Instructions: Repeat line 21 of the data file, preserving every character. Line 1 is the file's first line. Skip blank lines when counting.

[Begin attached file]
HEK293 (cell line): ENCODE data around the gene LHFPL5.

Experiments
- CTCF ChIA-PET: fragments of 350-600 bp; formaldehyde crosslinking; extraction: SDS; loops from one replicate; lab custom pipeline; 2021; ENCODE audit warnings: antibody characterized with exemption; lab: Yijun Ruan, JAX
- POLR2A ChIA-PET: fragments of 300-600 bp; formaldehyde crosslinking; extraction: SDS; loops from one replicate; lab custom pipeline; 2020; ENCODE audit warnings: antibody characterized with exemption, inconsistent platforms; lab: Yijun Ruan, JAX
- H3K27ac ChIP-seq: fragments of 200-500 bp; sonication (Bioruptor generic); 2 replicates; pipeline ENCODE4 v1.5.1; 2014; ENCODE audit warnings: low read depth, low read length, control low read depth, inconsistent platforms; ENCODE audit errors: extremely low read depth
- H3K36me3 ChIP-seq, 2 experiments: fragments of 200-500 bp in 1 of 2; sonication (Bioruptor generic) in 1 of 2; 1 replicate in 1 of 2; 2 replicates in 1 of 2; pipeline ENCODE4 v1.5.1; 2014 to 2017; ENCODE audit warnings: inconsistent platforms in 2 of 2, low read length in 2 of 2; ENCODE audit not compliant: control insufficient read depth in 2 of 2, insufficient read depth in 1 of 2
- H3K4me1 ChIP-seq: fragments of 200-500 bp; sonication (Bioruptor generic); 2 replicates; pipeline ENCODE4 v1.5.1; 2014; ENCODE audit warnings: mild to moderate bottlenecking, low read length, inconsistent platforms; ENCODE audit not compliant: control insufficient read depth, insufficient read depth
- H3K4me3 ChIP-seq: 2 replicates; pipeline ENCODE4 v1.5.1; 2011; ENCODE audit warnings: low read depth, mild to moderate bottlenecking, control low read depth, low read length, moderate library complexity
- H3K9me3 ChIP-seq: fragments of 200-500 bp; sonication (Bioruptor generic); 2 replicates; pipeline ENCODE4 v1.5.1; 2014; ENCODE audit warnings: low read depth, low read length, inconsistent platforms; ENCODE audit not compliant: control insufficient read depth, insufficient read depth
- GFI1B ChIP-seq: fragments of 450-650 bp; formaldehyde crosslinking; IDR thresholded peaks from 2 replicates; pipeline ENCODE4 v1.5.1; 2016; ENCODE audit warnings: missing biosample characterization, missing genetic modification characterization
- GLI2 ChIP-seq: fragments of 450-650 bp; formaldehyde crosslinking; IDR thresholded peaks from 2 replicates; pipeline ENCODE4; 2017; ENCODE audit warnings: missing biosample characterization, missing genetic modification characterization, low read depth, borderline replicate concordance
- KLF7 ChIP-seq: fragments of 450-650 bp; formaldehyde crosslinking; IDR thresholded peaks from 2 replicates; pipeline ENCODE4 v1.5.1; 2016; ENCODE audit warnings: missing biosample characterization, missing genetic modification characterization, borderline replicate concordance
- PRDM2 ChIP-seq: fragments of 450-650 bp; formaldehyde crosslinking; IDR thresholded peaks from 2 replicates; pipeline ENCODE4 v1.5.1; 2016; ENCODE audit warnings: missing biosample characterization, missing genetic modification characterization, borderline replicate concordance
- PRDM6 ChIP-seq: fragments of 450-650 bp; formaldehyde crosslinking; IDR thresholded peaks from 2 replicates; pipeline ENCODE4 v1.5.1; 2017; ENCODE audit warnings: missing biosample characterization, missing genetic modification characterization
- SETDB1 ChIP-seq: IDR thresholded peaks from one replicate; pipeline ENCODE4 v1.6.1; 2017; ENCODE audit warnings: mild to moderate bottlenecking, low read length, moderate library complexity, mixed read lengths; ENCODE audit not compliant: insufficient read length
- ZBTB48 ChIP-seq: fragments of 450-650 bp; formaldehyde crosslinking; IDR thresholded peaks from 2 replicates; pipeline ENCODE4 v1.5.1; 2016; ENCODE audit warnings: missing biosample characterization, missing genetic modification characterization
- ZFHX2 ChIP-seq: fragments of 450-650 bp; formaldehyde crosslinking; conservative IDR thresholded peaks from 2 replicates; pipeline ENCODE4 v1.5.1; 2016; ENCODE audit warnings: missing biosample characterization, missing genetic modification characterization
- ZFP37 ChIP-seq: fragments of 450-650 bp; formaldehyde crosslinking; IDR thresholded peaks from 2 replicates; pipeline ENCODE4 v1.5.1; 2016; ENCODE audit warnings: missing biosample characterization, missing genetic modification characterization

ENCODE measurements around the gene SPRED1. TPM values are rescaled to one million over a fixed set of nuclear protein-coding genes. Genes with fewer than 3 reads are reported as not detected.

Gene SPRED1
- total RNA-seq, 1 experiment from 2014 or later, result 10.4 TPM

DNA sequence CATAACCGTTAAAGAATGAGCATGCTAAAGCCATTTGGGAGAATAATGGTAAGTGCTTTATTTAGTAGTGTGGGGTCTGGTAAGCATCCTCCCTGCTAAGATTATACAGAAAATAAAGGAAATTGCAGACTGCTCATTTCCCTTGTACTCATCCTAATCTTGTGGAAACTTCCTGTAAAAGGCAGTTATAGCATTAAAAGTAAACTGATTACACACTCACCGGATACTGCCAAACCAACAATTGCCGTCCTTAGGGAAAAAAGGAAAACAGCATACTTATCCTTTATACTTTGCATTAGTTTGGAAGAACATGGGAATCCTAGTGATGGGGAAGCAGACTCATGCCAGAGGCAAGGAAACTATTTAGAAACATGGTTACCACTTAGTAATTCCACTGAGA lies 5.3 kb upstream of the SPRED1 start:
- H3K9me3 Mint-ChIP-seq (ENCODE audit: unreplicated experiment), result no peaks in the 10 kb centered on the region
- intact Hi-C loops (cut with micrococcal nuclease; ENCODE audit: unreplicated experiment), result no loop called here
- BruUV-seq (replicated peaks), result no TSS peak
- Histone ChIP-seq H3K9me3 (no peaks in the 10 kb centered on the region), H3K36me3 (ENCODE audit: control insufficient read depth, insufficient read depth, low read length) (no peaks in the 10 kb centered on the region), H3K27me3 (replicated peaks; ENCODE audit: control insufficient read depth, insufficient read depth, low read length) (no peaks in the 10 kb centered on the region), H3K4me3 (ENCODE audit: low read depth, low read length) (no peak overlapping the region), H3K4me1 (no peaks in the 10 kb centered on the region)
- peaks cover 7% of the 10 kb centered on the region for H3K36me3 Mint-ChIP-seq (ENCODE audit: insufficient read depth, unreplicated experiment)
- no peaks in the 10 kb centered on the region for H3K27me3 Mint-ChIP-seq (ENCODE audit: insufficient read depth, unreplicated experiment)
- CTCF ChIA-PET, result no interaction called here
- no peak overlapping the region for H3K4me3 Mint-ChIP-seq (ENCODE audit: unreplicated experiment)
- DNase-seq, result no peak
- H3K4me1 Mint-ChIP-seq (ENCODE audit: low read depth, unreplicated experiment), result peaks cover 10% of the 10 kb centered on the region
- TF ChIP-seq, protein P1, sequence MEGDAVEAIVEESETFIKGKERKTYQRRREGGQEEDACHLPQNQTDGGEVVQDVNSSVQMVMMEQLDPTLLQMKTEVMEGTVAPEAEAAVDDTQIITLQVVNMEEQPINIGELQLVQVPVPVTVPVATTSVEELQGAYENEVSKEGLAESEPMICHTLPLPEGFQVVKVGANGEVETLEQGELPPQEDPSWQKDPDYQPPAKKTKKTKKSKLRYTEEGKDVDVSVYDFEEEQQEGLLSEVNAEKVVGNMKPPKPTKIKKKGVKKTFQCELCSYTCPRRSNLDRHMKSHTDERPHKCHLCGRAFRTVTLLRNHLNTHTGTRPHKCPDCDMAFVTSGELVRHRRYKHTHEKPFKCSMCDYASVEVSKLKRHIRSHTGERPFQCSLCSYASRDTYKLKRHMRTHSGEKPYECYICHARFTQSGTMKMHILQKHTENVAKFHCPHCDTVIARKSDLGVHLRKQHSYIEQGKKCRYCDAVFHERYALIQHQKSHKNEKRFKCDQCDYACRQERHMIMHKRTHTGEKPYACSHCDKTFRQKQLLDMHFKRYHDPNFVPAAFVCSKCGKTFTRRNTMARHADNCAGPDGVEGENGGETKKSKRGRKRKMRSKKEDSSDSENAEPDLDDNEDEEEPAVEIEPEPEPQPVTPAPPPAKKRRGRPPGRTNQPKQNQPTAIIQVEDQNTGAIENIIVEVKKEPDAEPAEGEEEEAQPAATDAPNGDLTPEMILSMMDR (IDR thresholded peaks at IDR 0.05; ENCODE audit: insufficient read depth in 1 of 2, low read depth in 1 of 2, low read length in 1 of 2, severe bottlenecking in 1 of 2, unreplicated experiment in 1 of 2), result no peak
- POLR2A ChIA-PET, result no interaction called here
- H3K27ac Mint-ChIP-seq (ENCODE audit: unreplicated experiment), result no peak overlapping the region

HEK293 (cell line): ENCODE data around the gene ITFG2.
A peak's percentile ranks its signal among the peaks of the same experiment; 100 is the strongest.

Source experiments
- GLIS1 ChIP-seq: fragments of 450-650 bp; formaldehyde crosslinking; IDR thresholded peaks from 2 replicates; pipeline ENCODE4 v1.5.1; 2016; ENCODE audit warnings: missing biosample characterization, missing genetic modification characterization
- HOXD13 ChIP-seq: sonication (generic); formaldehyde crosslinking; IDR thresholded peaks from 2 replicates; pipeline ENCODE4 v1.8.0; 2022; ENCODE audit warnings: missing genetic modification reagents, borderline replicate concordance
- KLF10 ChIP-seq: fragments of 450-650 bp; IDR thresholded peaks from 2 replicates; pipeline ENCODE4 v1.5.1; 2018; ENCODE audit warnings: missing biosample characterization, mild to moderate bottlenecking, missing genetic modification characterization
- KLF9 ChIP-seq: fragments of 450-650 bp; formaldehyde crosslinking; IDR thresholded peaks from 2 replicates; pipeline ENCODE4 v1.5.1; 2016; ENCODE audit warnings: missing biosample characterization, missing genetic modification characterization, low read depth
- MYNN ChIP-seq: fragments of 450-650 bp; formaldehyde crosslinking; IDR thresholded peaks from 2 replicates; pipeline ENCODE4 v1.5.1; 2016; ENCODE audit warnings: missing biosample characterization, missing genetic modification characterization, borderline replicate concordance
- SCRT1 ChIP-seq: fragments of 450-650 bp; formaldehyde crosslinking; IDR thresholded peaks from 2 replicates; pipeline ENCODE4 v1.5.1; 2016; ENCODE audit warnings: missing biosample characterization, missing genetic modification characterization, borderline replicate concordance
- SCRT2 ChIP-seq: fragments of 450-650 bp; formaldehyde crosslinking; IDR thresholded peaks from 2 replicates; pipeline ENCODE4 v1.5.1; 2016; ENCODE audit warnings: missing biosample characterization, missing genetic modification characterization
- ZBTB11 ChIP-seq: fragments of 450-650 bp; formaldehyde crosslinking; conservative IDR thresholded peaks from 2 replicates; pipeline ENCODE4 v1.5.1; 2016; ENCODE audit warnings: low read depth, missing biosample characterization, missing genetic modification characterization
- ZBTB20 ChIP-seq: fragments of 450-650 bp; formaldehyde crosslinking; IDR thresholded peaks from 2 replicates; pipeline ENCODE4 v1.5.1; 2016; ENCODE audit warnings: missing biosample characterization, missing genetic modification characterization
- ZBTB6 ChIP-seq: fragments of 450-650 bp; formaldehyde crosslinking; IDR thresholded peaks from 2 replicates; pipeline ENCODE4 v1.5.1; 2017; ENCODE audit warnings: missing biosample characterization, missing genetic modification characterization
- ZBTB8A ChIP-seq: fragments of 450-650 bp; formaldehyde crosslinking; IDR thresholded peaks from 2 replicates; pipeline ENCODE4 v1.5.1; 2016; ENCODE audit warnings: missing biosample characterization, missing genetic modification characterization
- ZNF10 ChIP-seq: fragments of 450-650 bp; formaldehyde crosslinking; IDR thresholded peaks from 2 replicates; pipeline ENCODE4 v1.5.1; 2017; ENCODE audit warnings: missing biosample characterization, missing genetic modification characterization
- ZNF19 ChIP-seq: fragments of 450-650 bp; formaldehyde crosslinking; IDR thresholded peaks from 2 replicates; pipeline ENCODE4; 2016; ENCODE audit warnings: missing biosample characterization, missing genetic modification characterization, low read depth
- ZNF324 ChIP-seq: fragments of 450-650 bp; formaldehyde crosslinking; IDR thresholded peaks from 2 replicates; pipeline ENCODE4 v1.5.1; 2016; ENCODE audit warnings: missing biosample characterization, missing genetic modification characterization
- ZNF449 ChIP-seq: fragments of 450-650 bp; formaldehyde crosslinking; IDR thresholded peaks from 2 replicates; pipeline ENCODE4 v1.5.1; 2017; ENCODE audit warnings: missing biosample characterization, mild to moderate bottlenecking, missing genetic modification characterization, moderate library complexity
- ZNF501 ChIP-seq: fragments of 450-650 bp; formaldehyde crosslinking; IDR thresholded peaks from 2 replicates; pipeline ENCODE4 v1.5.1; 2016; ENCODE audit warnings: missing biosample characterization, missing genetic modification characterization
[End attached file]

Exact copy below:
- total RNA-seq, 1 experiment from 2014 or later, result 10.4 TPM